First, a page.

Mark: Jill and I were teaching a No More Perfect Marriages seminar a week ago, and it was such a powerful event. My favorite part was when we had people stand representing how many years they had been married. Of the nearly 200 people in attendance, nearly 30 couples remained standing who had been married over 40 years.

Jill: Mark and I were amazed!  Such wisdom to see these couples who have been married for so long STILL investing in their marriage.

Mark: During our teaching God gave me another huge awareness of me. I went “off script” and was inspired to share about “The World of Me” that used to drive me. This world (in my mind), exists as I expect it, plan it, want it, and believe I should experience it. It was ME that was driving ME. Is that messed up or what?

Jill: Before we speak, Mark and I pray that if God has something for us to share that’s not in our notes, we’ll be sensitive to the Spirit and allow God to lead. God was definitely doing that with Mark. I really tuned into Mark’s description of “The World of Me” because before our crisis, I truly felt the weight of his “World of Me!” It was crushing!

Mark: After the seminar, I continued to think more about this and determined that outside of this World of Me” exists the “World As It Is.” In the “World As It Is,” God and people respond, lead, love, engage, serve, and give.  But because I was looking through the lens of “The World of Me” and expected things to look a certain way, I missed how God was working around me.  I also missed the blessings around me. I missed all of them.

Jill: We all have a “World of Me” to some extent. It’s the lens we see life and relationships—specifically our marriage and our spouse—through. Sometimes it’s a lens of pain, sometimes a lens of expectations, sometimes a lens of selfishness, sometimes a lens of insecurity….I’m sure there are dozens more.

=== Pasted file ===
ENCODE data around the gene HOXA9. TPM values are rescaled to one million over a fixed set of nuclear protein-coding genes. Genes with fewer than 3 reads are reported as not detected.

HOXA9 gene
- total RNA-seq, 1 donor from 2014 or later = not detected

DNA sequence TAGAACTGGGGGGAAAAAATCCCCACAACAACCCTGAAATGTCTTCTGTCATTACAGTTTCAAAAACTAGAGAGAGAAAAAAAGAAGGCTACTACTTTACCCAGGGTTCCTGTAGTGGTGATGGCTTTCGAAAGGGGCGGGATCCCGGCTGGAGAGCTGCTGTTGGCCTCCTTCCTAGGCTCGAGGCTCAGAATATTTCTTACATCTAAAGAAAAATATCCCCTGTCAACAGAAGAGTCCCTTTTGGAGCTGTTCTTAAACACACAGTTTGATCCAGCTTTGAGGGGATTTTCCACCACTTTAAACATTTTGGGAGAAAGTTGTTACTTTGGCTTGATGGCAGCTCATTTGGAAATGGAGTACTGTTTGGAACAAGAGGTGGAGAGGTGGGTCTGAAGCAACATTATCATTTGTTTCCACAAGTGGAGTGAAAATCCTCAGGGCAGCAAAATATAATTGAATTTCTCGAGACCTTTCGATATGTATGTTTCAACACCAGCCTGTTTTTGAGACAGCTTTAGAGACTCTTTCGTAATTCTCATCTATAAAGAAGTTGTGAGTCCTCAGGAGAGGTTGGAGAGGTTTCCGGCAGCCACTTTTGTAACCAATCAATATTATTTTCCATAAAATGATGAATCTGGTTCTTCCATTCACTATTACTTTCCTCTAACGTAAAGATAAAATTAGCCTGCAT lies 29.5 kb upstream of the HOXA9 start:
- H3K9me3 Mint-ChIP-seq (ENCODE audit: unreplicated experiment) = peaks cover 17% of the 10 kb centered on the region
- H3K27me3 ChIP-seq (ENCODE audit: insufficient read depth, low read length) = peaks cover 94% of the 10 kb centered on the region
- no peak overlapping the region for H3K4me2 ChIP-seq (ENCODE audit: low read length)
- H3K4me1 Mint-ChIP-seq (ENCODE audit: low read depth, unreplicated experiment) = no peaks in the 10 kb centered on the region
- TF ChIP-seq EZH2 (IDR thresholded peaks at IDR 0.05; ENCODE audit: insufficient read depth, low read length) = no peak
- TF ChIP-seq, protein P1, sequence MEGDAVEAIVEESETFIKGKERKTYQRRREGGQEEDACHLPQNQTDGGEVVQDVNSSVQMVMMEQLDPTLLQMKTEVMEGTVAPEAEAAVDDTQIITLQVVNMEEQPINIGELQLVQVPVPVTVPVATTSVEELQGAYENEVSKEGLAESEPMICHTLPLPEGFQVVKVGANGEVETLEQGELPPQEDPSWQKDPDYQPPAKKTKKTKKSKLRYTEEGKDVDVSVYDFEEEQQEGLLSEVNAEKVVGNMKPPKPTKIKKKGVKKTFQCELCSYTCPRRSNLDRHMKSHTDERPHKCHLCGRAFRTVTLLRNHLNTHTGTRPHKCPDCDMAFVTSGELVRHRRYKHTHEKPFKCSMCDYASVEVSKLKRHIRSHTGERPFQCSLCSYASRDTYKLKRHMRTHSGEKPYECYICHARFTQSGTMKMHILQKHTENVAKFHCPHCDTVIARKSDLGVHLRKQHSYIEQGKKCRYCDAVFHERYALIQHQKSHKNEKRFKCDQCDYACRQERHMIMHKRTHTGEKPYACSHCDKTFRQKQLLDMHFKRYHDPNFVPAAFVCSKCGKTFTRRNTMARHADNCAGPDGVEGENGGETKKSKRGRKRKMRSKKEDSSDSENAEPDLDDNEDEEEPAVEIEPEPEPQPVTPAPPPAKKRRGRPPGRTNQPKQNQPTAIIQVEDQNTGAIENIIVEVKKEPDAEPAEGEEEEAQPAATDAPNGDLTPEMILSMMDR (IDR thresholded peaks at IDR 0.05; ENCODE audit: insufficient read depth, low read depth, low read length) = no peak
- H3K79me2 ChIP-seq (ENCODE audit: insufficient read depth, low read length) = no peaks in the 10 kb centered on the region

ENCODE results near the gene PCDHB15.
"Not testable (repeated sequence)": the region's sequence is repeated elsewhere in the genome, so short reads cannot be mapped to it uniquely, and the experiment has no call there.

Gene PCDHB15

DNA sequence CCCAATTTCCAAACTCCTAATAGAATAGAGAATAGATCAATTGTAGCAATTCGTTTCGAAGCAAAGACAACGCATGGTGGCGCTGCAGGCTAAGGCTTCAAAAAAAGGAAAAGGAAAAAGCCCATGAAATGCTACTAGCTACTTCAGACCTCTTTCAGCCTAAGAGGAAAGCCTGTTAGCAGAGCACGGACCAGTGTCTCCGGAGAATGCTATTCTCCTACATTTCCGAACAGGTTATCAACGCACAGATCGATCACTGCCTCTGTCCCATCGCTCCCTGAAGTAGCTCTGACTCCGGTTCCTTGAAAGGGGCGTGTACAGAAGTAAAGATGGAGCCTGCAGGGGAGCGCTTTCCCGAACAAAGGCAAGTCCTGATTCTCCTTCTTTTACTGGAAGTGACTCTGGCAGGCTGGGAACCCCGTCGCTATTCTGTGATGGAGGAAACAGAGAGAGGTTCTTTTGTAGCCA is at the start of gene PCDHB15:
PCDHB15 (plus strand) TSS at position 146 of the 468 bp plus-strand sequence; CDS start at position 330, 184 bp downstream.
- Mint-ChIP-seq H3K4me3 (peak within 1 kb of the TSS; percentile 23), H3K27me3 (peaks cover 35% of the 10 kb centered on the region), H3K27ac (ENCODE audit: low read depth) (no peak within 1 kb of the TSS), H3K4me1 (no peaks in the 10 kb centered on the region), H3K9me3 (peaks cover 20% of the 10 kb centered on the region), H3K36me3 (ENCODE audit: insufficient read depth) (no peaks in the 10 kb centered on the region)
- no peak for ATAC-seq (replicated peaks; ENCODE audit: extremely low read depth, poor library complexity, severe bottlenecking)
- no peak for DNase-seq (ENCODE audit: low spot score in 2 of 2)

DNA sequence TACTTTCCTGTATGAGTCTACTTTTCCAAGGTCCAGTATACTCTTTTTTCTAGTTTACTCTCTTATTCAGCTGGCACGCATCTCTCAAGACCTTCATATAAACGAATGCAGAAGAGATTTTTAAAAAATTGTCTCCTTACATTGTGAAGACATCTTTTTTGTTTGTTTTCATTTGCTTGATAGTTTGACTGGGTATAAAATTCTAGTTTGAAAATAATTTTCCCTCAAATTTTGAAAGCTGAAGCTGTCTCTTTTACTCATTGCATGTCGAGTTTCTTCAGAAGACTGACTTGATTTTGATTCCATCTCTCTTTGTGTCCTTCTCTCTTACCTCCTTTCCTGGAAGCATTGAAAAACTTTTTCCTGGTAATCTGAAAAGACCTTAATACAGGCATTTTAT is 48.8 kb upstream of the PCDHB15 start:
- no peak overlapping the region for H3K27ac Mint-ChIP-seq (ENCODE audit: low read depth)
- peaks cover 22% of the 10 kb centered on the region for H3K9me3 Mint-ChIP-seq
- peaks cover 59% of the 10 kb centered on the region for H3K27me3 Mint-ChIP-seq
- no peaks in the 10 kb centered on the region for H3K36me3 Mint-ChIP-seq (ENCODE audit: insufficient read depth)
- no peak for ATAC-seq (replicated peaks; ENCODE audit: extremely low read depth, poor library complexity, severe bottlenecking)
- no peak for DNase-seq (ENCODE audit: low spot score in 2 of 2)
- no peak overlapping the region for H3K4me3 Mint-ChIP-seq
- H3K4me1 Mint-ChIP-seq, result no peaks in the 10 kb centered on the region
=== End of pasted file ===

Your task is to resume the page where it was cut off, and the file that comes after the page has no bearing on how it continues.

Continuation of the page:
Mark: I missed the beauty around me including what Jill brought to my life because I filtered every experience that wasn’t taking place in the “World of Me,” through my filter of control. My filter included unquenchable demands, deceitful desires, false accusations, false intentions, anger, rejection, and blame.  I was blind to reality because of me.

Jill: When we are able to remove the “World of Me” lens, we come to understand these powerful words of the hymn Amazing Grace: “I once was lost but now I’m found, was blind but now I see.”

Mark: I found myself pondering deeply this week just how much of life I have truly missed because of me. I have thought deeper about how much I have put my family through, how much I have put Jill through, and how tough I have been for God!  I’ve looked at this through eyes of humility. Conviction not condemnation.  Just a reminder of where I’ve been and where I do not ever want to return.

Jill: As Mark and I processed this week, I’ve been reminded that my “World of Me” can see things through a lens of pride, selfishness, and control. When I move into the driver’s seat of my life, the “World of Me” returns. When God sits in the driver’s seat of my life, “The World of Me” disappears and the blinders that keep me seeing the blessings around me are removed.

Mark: It was the decision to surrender when I began the journey of being free of me. My commitment and my pledge is to keep distancing myself from the selfish, self-centered man who once was, and keep surrendering myself to Father God who wants me to abide in Him, to love Him, to find myself in Him.

What about you? What “World of Me” lens is keeping you from seeing the blessings your spouse brings to your life? What selfishness needs to become selflessness?  

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